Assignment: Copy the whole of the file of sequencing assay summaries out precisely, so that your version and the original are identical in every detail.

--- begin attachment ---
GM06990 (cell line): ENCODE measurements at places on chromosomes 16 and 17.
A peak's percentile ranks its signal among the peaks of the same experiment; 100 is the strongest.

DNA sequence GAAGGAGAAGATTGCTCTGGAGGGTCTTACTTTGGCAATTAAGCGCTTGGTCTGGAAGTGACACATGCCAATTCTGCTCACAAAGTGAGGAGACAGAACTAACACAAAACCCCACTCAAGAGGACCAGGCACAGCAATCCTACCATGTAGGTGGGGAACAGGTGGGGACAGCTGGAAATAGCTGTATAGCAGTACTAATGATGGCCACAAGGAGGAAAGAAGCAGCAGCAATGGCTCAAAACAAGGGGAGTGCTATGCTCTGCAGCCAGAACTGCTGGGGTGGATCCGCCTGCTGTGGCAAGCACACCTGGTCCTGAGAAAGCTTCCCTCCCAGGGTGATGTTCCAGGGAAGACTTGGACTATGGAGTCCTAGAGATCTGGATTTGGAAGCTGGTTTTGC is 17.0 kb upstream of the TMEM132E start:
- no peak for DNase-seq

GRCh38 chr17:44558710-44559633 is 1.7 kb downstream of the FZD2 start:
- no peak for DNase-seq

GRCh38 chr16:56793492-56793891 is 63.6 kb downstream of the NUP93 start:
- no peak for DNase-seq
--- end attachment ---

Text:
GM06990 (cell line): ENCODE measurements at places on chromosomes 16 and 17.
A peak's percentile ranks its signal among the peaks of the same experiment; 100 is the strongest.

DNA sequence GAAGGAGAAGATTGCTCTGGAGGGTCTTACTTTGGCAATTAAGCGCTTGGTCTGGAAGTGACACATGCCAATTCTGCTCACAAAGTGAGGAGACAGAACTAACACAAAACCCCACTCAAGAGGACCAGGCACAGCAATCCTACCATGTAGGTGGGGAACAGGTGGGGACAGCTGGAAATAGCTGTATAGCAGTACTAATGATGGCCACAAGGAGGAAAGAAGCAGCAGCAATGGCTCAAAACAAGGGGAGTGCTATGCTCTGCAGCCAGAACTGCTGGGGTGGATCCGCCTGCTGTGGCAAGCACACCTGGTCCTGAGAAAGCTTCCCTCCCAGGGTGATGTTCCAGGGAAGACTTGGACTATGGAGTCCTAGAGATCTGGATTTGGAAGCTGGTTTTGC is 17.0 kb upstream of the TMEM132E start:
- no peak for DNase-seq

GRCh38 chr17:44558710-44559633 is 1.7 kb downstream of the FZD2 start:
- no peak for DNase-seq

GRCh38 chr16:56793492-56793891 is 63.6 kb downstream of the NUP93 start:
- no peak for DNase-seq